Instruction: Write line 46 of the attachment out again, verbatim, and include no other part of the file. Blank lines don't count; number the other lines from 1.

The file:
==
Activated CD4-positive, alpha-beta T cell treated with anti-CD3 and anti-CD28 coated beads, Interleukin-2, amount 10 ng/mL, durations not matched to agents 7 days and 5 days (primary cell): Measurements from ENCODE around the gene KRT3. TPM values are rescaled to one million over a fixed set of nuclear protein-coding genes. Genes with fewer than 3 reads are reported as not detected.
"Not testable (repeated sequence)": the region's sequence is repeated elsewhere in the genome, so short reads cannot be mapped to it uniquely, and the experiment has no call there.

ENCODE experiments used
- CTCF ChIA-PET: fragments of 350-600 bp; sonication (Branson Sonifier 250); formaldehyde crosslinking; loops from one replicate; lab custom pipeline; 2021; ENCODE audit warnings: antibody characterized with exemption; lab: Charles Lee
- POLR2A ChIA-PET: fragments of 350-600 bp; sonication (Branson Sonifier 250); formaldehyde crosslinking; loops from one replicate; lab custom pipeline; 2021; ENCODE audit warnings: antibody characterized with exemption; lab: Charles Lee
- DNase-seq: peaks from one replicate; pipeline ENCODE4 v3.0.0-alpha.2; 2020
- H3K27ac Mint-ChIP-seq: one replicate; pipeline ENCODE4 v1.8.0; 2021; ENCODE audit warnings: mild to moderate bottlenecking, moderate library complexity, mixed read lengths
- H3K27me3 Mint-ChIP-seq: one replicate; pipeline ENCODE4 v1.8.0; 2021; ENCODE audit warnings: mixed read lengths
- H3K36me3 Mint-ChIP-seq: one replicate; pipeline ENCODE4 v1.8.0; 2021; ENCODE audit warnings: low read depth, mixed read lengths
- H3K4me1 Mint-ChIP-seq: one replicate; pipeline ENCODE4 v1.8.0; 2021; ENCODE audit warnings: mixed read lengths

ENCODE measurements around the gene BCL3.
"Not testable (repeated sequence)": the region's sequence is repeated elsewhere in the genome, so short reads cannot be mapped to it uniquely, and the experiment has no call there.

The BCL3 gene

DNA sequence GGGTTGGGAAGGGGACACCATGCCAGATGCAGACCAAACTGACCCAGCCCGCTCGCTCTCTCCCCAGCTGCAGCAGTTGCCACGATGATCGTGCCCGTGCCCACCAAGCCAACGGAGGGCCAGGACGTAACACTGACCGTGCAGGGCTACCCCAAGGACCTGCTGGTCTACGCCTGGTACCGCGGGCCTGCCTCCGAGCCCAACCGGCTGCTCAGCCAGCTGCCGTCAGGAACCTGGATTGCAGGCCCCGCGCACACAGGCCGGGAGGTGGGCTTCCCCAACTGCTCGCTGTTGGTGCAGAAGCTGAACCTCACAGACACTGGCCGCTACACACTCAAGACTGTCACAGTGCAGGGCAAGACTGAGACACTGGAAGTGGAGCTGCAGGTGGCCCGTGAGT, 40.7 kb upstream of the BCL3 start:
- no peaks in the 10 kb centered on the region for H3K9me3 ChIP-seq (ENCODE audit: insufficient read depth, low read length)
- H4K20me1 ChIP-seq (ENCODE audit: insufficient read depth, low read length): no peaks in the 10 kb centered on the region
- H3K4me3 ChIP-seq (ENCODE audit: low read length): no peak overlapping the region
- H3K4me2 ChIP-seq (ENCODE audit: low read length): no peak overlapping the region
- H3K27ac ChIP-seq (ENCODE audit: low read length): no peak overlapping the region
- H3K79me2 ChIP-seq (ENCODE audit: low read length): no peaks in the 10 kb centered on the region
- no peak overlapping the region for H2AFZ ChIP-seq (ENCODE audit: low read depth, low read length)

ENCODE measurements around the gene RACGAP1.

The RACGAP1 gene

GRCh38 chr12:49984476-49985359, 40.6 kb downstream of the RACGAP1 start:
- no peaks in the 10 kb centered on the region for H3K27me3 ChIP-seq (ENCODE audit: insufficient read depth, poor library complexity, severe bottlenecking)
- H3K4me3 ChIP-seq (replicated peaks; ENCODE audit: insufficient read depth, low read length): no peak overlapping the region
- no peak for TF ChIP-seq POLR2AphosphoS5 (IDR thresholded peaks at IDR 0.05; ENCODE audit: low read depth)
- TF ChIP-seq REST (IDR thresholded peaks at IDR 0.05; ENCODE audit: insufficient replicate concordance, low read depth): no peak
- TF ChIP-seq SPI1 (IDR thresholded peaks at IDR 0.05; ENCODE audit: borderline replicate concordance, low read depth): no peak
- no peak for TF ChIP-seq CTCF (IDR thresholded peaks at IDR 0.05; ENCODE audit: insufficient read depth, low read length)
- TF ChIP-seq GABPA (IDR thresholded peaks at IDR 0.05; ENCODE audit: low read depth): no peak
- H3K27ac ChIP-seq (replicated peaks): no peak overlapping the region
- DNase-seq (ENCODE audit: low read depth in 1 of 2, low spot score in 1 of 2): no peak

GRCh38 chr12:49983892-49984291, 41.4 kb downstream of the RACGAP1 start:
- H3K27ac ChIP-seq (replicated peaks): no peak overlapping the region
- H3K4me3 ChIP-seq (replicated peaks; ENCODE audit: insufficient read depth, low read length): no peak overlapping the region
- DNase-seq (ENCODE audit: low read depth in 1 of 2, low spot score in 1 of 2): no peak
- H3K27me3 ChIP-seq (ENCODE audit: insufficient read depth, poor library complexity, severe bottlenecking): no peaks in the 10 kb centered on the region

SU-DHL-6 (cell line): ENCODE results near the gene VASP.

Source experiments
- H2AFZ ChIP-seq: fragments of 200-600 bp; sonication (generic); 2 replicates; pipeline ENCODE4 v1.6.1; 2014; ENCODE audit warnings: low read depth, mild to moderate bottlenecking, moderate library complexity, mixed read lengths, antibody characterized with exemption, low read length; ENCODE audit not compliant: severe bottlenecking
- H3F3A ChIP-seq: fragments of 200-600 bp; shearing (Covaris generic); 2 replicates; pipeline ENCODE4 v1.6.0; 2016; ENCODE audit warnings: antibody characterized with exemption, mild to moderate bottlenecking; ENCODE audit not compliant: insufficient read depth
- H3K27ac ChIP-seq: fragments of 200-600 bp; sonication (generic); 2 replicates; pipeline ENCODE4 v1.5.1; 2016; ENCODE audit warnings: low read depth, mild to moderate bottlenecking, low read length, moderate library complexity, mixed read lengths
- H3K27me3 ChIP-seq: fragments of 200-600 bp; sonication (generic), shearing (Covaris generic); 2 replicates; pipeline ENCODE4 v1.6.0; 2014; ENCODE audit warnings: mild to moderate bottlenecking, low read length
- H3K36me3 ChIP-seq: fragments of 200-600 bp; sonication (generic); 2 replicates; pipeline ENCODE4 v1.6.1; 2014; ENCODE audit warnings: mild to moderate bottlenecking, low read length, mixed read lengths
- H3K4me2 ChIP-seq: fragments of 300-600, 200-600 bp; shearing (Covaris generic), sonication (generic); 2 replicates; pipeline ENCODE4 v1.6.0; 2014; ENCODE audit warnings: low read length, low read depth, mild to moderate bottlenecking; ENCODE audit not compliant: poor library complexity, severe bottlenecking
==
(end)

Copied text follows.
- H3K4me2 ChIP-seq: fragments of 300-600, 200-600 bp; shearing (Covaris generic), sonication (generic); 2 replicates; pipeline ENCODE4 v1.6.0; 2014; ENCODE audit warnings: low read length, low read depth, mild to moderate bottlenecking; ENCODE audit not compliant: poor library complexity, severe bottlenecking